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Extensive restoration works are currently underway on some of the most important historic fortresses of the Maltese islands.The project is being part-financed by the European Union through the European Regional Development Fund under Operational Programme I and will cost around 36 million Euros. These works, which are being co-ordinated by the Ministry for Resources and Rural Affairs represent the first ever major large scale restoration intervention on Malta’s historic fortifications which are aimed at safeguarding and promoting the island’s military architecture heritage as a central feature of the nation’s cultural assets - a unique heritage that draws heavily on Malta’s European culture.
WHY THE FORTIFICATIONS?
One of the most important assets of the Maltese islands lies in the astonishing wealth of physical remains from their past - buildings and sites which stand monument to a unique historical experience spanning thousands of years. A central pillar of this built-up heritage is the defence architecture. Malta’s strategic location in the centre of the Mediterranean Sea, coupled with her excellent natural harbours, translated into a leading role in the military struggle for the region - a historical process which was invariably accompanied by an incessant investment in the fortification of the island. To many, this legacy of forts, fortresses, citadels, towers, batteries, redoubts, entrenchments and concrete pillboxes represents one of the finest collections of military architecture to be found anywhere in the world and constitutes, in the words of the late Professor Quentin Hughes, a monumental heritage ‘for sheer concentration and majesty quite unmatched’.
Despite its inherent historical and architectural significance, the larger part of this defence architecture is to be found in a poor state of preservation. The effort that is now necessary to redress this state of affairs is inevitably a massive undertaking by any standards and will absorb considerable resources for many a decade.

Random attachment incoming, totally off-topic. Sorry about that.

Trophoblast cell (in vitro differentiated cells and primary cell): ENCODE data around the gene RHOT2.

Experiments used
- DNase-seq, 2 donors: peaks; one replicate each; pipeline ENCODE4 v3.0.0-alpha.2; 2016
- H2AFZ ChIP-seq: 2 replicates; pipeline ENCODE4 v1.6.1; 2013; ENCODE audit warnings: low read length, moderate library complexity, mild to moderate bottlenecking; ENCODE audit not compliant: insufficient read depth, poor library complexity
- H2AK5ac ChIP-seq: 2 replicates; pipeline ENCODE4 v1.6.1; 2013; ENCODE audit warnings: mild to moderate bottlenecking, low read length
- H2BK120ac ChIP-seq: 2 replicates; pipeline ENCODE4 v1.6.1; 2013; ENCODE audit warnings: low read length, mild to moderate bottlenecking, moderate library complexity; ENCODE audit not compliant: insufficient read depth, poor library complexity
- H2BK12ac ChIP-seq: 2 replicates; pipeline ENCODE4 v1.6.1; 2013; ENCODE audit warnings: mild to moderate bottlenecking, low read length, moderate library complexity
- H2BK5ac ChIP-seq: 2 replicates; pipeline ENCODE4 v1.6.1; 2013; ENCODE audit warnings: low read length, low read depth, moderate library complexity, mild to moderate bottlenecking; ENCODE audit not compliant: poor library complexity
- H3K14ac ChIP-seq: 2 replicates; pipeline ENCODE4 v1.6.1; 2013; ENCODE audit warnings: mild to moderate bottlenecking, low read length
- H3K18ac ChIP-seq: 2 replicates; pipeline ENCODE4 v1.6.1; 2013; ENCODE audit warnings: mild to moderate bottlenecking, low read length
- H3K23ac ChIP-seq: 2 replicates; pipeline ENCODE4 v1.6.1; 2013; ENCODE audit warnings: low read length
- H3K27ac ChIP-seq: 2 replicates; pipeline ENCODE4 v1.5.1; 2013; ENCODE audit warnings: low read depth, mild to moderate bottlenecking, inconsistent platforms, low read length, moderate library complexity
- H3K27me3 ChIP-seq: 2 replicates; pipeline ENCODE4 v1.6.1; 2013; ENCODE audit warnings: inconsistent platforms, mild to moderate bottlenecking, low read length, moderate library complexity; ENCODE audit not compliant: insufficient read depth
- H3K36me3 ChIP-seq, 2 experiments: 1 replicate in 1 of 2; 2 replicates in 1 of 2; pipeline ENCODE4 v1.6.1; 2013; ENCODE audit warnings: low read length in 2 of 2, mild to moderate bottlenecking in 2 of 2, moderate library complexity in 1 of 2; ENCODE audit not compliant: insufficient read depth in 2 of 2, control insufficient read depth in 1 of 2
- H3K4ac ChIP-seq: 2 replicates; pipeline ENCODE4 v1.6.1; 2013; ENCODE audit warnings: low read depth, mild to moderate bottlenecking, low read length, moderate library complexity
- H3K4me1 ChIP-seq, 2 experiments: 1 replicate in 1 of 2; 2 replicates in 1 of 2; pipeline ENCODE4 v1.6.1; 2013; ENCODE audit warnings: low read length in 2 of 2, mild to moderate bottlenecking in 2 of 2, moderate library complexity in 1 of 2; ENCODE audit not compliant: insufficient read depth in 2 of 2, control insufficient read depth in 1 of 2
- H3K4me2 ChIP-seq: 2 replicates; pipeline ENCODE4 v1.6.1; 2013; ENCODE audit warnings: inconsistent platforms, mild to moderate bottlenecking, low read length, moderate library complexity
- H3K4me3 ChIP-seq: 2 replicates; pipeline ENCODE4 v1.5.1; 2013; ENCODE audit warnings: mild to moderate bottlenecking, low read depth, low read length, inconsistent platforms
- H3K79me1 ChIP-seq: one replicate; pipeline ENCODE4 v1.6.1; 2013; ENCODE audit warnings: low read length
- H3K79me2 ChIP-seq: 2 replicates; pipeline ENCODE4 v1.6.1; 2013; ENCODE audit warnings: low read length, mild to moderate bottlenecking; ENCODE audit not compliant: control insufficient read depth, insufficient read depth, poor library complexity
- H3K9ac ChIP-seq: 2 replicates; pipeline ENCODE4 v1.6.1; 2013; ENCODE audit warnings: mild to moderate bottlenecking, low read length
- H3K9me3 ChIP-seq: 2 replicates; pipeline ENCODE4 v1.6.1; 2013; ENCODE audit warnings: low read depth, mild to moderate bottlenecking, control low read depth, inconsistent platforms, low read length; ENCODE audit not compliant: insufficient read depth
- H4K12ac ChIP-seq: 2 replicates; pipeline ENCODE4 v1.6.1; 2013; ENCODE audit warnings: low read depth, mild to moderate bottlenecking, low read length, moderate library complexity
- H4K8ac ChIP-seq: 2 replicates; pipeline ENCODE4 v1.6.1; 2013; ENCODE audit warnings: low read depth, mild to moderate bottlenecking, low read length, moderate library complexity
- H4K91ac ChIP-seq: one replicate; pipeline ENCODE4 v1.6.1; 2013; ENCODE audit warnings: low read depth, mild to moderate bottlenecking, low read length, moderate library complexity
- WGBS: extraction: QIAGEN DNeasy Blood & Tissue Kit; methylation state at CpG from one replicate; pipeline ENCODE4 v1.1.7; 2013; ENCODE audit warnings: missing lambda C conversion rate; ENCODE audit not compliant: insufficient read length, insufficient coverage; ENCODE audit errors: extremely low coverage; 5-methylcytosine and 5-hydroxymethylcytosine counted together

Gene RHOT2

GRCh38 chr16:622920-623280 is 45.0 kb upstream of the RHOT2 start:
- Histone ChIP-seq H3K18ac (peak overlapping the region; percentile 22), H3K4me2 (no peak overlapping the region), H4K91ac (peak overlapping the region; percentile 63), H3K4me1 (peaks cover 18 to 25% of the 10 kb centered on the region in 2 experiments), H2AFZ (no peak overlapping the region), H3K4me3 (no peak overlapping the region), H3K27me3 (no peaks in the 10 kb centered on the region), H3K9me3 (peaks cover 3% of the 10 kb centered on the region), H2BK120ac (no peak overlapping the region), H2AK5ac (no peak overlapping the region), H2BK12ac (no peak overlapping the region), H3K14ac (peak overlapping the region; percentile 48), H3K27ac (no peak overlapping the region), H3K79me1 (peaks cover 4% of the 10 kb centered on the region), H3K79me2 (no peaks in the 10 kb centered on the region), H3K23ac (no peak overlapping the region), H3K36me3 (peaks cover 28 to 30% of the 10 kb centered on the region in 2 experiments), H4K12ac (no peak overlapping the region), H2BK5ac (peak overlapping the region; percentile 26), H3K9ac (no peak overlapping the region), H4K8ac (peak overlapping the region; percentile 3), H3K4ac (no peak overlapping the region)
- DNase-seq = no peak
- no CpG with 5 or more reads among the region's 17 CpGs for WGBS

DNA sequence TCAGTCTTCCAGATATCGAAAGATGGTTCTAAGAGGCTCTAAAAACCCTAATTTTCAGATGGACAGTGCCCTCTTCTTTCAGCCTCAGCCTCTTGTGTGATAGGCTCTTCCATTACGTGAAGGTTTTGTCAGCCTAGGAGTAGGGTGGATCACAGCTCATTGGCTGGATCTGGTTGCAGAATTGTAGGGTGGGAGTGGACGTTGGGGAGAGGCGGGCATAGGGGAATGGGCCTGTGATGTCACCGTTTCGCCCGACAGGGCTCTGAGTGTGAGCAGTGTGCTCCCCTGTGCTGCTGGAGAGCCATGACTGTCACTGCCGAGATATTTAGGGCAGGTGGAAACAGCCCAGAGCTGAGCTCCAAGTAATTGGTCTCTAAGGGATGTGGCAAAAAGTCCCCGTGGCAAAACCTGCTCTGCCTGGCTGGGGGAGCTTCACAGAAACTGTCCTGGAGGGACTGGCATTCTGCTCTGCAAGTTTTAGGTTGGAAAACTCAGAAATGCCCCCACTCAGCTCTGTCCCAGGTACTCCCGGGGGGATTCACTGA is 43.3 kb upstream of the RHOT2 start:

The story of its predicament can be largely traced to the last fifty years or so and begins with the terrible punishment inflicted during WWII to be followed by sometimes insensitive development that accompanied the industrialization and urbanization of the post-war period. The overall picture that unfortunately emerges today is one of an accelerating deterioration of the architectural fabric, one compounded further by an overall under appreciation and under utilization of such important assets.
The effort that is now necessary to redress this state of affairs is inevitably a massive undertaking by any standards. Suffice it to say that in the Grand Harbour area alone, there are over 25 kms of ramparts and bastions. Added to these are then the fortified citadels of Mdina, Gozo, and Fort Chambrai, together with 12 km of Victoria lines, dozens of forts, and scores of towers, batteries, redoubts, entrenchments and hundreds of WWII concrete pillboxes and defences, - in all forming a combined total of some 60 km of ramparts
A NEED FOR RESTORATION
Aware of the scale and magnitude of such a task, the Maltese government had sought, as way back as 2004, to benefit from the assistance offered by the European Union through its various programmes to fund the study, documentation, and intervention on historic fortifications.